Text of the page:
Luxembourg's Ministry of Labour, Employment and the Social and Solidarity Economy reported on Monday that the number of labour inspectors on the ground has tripled since 2017.
On Monday 5 July 2021, Dan Kersch, Luxembourg's Deputy Prime Minister and Minister of Labour, Employment and the Social and Solidarity Economy, and Marco Boly, Director of the Inspectorate of Labour and Mines (Inspection du travail et des mines - ITM), presented the ITM's annual report for the year 2020.
2020 was marked by an unprecedented health crisis. In this exceptional situation, the prevention of occupational risks remains a priority. Through its missions, the ITM is at the heart of this issue for work-related aspects. Between 18 March and 31 December 2020, the ITM carried out 2,102 specific inspections in terms of occupational health and safety as part of the fight against the COVID-19 pandemic in all economic sectors and ensured that the related measures were applied by both employers and employees.
Although the health crisis mobilszed most of the its efforts, the ITM maintained its other activities, as well. The ITM reviewed work processes through team rotation and by capitalising on teleworking. This made it possible to respond to urgent requests in a few days, sometimes in a few hours. The ITM thus continued to provide its services and carried out checks throughout the year.
In 2020, all activities combined, the ITM processed 276,988 requests, carried out 7,419 checks (not counting the 3,207 checks carried out during the closure of worksites and 2,102 COVID-19 checks) and imposed 2,105 administrative fines for a total amount of €8,945,000.
Last year, the ITM also continued to pursue the evolution of its organisation and its methods of intervention. The mines, mining and quarrying (Mines, minières et carrières) department was created in early 2020. This department's mission is in particular to establish an inventory of the existing situation, complete identification of sites, make maps and define monitoring and prevention methods.
On the basis of the problems encountered in practice in relation to the securing of mine openings, the ITM plans to draw up new legislation in this area which also involves the retrocession of mining concessions. Two people are responsible for specific security issues related to existing mines operated or condemned, in order to ensure the safety of all stakeholders.
As part of its mission to prevent occupational risks and protect health and safety in the workplace, the ITM has also created the controls, operations and authorisations (Contrôles, exploitations et autorisations) department. Its main missions are to strengthen the promotion of a culture of prevention, awareness and information for employers and employees on occupational health and safety in companies falling under the provisions of the Labour Code, with the exception of temporary or mobile sites. This department advises and assists employers and employees in the field of occupational health and safety. It also carries out checks on the application of legislation on the protection of employees and classified establishments.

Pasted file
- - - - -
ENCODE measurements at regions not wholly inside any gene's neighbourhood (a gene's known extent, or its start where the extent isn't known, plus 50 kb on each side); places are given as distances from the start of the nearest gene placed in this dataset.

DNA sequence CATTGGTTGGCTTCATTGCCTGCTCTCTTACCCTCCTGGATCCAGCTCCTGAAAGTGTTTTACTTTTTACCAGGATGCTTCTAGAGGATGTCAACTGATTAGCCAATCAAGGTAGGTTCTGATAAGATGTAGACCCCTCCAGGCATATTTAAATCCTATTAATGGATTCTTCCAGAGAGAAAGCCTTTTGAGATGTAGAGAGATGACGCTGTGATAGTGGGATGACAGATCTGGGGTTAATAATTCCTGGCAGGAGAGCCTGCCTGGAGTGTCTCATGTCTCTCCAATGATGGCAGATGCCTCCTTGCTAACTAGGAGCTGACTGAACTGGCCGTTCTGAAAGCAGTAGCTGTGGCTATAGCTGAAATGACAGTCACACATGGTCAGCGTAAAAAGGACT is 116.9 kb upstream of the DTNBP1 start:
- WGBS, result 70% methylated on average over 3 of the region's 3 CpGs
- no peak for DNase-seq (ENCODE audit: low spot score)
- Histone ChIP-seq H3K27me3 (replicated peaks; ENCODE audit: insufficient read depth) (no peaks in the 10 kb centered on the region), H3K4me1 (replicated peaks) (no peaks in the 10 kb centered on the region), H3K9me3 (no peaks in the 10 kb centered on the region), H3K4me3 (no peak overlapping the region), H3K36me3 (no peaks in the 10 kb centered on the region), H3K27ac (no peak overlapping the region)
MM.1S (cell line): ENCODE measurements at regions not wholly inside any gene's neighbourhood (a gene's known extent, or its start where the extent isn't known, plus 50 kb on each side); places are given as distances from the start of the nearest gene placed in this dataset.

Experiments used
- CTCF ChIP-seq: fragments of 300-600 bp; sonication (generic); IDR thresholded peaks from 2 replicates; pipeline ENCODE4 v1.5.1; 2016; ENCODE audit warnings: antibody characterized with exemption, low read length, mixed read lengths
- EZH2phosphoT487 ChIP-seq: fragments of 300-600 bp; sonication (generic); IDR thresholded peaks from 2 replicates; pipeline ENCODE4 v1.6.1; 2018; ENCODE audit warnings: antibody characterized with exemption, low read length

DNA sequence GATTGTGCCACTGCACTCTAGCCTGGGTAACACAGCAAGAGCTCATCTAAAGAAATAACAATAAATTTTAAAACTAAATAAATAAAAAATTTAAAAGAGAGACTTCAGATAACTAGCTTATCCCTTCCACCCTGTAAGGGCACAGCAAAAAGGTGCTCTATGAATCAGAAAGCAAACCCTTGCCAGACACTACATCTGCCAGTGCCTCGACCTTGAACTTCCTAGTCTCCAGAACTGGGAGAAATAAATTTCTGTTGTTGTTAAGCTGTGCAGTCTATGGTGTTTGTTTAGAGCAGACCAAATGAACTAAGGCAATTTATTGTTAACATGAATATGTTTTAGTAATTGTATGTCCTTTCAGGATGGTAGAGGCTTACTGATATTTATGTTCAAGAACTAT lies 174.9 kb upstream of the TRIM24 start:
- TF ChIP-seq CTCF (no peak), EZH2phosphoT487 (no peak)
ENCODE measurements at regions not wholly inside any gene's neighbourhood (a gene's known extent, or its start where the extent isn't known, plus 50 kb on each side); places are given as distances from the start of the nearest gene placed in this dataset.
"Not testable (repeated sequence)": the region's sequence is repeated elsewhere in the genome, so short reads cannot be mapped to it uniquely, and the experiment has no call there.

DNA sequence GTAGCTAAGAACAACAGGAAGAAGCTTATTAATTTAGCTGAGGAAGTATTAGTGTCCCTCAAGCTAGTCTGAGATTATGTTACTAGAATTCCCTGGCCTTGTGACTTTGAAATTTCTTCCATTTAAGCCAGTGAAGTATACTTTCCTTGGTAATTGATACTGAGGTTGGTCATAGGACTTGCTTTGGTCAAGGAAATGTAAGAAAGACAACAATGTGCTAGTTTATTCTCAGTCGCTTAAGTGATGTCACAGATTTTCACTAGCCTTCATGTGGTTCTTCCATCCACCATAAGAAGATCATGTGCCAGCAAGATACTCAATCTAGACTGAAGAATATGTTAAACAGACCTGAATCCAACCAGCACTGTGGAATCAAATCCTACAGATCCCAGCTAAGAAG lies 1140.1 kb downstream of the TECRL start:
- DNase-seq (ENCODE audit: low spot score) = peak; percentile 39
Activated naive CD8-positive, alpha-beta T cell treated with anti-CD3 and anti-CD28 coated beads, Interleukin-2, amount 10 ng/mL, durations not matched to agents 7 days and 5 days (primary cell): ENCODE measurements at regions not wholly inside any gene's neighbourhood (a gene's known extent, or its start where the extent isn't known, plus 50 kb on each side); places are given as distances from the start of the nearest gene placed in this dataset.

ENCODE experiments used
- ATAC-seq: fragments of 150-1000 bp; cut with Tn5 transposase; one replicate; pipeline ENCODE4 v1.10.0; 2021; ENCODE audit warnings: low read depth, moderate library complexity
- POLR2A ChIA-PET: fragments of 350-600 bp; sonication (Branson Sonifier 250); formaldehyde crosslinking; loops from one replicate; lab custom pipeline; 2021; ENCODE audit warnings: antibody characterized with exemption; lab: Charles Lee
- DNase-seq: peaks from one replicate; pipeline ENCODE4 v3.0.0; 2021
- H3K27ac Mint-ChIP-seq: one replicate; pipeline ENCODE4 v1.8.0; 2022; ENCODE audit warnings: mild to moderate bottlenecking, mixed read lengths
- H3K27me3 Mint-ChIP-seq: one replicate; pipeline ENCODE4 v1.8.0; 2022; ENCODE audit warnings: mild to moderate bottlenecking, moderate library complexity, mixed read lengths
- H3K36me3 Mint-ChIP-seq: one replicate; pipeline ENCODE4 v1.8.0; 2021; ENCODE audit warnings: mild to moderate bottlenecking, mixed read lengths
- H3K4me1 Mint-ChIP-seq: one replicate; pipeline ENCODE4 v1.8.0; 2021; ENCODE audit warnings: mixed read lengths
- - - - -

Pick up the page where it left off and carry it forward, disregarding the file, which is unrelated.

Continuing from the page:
Minister Dan Kersch emphasised that in order to cope with all its tasks, the ITM needs the necessary human resources. He explained: “We have already made considerable efforts and we will continue in this direction. In order to be able to work in the interests of employees and companies, we need more labour inspectors in the field. I am happy to see that our efforts in recent years are already bearing fruit, which allows us to comply with the standards of the International Labour Organization (ILO). The standard imposes a minimum of one inspector per 10,000 employees in industrial countries”.
At the end of December 2020, there was a total workforce in Luxembourg of 206 people with 86 labour inspectors, 61 of whom are operational in the field. In addition, there were 45 trainee inspectors undergoing training. In 2017, there were only 19 inspectors in the field.
At the end of May 2021, the total workforce amounted to 205 people with 92 labour inspectors, 64 of whom were operational on the ground. There were also 39 trainee inspectors. By the end of the year, the total workforce is expected to increase to 208 people, with the total number of labour inspectors increasing to 98, 67 of whom will be working on the ground. At this time, the number of trainee inspectors is also expected to reach 45.
Note that the training period lasts between one and two years.